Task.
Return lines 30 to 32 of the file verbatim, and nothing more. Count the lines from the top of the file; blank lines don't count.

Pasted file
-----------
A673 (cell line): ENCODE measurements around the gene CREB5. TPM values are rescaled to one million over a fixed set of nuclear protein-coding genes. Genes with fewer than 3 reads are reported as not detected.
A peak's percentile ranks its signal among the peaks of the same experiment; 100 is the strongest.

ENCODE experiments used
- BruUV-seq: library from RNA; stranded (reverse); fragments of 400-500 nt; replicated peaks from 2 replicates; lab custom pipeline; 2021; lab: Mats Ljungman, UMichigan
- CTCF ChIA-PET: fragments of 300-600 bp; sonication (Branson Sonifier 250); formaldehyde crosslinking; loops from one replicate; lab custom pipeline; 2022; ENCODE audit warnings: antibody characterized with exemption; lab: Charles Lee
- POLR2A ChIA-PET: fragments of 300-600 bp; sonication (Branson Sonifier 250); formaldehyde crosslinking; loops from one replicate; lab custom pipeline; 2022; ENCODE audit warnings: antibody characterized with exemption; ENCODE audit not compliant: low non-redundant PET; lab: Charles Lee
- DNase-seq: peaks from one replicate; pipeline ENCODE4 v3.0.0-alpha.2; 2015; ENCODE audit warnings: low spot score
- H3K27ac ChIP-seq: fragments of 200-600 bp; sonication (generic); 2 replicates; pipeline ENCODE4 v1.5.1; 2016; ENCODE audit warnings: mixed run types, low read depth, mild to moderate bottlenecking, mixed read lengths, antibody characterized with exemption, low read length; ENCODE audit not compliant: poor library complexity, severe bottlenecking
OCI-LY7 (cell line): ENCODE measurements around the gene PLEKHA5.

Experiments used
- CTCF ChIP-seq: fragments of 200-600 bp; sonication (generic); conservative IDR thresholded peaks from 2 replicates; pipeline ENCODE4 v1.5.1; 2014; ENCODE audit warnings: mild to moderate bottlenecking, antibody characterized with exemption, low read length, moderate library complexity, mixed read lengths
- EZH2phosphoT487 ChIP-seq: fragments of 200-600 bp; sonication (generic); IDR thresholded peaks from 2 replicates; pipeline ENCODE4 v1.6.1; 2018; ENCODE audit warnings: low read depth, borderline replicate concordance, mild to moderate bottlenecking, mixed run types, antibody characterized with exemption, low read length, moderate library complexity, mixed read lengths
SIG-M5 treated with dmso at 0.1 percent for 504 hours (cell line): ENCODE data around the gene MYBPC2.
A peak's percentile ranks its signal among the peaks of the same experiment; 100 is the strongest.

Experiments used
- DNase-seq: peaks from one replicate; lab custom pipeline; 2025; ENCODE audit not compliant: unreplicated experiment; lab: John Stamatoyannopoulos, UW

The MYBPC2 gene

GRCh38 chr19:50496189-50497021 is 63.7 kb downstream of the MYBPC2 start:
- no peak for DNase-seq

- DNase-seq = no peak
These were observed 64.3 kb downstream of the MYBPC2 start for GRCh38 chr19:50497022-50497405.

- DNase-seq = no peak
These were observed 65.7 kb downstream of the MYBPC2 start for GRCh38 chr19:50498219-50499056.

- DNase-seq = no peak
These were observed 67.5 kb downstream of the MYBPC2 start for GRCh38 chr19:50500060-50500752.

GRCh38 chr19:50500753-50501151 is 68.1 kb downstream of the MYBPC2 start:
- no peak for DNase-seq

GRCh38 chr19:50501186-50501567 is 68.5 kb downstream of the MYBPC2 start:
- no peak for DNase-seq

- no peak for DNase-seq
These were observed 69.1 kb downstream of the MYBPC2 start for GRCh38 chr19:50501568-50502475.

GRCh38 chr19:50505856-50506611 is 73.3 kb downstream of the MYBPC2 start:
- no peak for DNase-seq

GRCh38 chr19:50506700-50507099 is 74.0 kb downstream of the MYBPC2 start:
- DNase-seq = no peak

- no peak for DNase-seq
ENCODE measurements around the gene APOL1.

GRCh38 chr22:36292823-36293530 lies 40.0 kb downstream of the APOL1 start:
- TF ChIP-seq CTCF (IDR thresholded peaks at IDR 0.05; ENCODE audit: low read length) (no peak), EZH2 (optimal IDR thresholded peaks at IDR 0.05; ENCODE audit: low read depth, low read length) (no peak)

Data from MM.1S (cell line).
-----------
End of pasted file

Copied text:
- no peak for DNase-seq
These were observed 69.1 kb downstream of the MYBPC2 start for GRCh38 chr19:50501568-50502475.

GRCh38 chr19:50505856-50506611 is 73.3 kb downstream of the MYBPC2 start: